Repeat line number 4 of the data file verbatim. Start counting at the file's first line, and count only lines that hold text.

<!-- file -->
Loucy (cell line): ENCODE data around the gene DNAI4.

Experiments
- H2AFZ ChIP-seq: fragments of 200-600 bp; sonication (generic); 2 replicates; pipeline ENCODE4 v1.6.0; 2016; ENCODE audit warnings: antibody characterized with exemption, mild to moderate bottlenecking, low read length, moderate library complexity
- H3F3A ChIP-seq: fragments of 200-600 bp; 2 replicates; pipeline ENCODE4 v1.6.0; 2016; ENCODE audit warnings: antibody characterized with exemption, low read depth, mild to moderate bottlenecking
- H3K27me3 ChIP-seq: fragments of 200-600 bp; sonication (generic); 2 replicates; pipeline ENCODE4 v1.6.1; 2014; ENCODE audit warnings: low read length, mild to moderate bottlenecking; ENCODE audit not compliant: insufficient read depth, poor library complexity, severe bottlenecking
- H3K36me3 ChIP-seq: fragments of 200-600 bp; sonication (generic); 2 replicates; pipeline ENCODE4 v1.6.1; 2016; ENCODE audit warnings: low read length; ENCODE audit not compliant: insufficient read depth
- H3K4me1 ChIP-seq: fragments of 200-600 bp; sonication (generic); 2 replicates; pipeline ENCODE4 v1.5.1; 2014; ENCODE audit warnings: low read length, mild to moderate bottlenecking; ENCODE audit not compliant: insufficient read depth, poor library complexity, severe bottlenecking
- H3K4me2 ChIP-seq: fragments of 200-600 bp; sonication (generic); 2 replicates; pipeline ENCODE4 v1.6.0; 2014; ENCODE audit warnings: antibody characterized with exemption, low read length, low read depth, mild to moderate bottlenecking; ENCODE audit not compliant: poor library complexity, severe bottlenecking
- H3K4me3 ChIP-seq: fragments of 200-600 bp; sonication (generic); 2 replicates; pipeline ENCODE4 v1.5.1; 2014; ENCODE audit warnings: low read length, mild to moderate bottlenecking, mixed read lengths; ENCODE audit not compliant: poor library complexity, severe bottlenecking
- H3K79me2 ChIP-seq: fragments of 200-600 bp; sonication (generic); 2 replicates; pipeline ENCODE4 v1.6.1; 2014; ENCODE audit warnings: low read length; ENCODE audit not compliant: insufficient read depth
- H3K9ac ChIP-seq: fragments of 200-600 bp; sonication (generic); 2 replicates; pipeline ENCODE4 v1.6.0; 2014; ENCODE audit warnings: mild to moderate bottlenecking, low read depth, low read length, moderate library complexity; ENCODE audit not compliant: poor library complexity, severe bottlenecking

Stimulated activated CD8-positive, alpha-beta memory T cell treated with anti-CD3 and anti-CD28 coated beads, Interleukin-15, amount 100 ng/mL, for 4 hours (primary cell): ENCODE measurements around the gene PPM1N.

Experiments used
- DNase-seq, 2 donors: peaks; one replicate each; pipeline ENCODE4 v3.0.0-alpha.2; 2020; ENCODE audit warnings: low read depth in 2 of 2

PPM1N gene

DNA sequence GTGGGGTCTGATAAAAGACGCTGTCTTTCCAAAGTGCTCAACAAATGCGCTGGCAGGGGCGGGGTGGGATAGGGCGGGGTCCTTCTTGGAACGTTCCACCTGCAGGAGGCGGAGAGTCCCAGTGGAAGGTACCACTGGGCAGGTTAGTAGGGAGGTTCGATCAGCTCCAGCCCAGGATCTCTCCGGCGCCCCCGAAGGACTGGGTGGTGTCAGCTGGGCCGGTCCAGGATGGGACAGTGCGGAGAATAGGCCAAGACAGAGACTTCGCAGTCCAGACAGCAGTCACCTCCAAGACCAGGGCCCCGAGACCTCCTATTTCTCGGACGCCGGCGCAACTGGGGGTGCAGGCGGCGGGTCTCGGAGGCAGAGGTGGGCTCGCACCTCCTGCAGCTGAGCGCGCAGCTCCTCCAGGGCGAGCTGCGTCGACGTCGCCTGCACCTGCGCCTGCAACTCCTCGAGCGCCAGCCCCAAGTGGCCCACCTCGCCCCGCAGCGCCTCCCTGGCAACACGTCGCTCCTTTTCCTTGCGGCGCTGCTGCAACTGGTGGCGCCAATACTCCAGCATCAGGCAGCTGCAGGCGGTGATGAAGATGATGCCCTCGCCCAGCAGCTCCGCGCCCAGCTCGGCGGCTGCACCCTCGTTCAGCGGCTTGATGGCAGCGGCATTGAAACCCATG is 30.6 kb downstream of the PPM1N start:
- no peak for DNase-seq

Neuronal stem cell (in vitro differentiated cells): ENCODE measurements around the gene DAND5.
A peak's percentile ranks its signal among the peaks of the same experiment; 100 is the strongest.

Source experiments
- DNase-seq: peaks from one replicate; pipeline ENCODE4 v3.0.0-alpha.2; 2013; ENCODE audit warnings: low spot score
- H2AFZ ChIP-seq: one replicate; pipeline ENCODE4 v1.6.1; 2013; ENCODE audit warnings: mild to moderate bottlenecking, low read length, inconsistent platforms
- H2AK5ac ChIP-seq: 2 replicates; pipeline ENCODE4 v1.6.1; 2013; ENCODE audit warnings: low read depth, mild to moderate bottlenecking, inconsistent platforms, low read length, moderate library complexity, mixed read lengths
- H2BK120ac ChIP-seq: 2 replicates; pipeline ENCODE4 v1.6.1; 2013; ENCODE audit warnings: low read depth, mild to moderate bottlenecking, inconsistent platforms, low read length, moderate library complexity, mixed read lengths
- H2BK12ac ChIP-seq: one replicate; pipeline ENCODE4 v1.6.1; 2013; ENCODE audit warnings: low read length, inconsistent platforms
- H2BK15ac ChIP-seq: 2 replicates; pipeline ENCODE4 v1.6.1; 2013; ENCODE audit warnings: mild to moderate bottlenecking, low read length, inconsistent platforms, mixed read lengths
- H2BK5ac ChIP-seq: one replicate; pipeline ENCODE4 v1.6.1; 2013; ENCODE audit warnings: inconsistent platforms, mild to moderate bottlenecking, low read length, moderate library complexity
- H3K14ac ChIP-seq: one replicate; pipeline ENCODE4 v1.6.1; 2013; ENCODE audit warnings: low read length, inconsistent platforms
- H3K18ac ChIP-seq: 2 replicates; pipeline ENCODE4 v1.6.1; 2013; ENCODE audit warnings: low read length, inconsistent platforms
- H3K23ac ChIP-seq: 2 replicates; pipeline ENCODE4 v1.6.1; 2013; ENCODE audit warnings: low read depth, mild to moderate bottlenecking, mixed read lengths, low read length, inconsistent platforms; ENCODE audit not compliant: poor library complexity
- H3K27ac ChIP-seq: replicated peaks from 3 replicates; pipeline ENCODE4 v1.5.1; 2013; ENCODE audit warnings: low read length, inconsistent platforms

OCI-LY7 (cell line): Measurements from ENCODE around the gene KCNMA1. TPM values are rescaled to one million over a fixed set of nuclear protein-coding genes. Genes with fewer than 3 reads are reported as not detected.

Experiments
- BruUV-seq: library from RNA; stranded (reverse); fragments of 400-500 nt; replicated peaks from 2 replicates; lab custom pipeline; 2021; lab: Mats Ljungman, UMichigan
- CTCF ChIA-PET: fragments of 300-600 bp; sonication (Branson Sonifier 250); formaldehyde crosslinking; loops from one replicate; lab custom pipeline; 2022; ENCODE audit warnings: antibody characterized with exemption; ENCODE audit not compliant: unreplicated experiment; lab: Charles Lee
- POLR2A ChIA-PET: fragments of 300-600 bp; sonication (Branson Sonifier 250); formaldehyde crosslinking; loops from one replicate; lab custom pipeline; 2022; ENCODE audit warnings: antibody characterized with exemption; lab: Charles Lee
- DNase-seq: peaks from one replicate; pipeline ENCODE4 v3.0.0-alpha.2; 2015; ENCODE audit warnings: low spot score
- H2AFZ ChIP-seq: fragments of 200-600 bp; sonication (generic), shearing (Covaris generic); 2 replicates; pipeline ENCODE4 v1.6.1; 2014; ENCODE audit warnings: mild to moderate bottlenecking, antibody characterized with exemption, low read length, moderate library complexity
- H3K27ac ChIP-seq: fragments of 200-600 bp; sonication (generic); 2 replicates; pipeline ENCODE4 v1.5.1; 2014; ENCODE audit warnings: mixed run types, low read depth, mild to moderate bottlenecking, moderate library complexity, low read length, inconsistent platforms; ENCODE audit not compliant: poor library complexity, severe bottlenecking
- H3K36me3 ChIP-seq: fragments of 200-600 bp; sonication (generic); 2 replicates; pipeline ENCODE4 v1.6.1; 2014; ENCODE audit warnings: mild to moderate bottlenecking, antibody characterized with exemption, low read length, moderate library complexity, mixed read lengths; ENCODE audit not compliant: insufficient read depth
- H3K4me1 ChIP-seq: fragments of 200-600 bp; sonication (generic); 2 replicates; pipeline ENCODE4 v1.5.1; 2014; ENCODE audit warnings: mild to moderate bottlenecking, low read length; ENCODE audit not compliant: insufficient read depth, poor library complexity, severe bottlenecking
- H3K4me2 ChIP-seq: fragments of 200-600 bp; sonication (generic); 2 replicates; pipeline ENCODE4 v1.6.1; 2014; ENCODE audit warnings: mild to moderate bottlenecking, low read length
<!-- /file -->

- H3F3A ChIP-seq: fragments of 200-600 bp; 2 replicates; pipeline ENCODE4 v1.6.0; 2016; ENCODE audit warnings: antibody characterized with exemption, low read depth, mild to moderate bottlenecking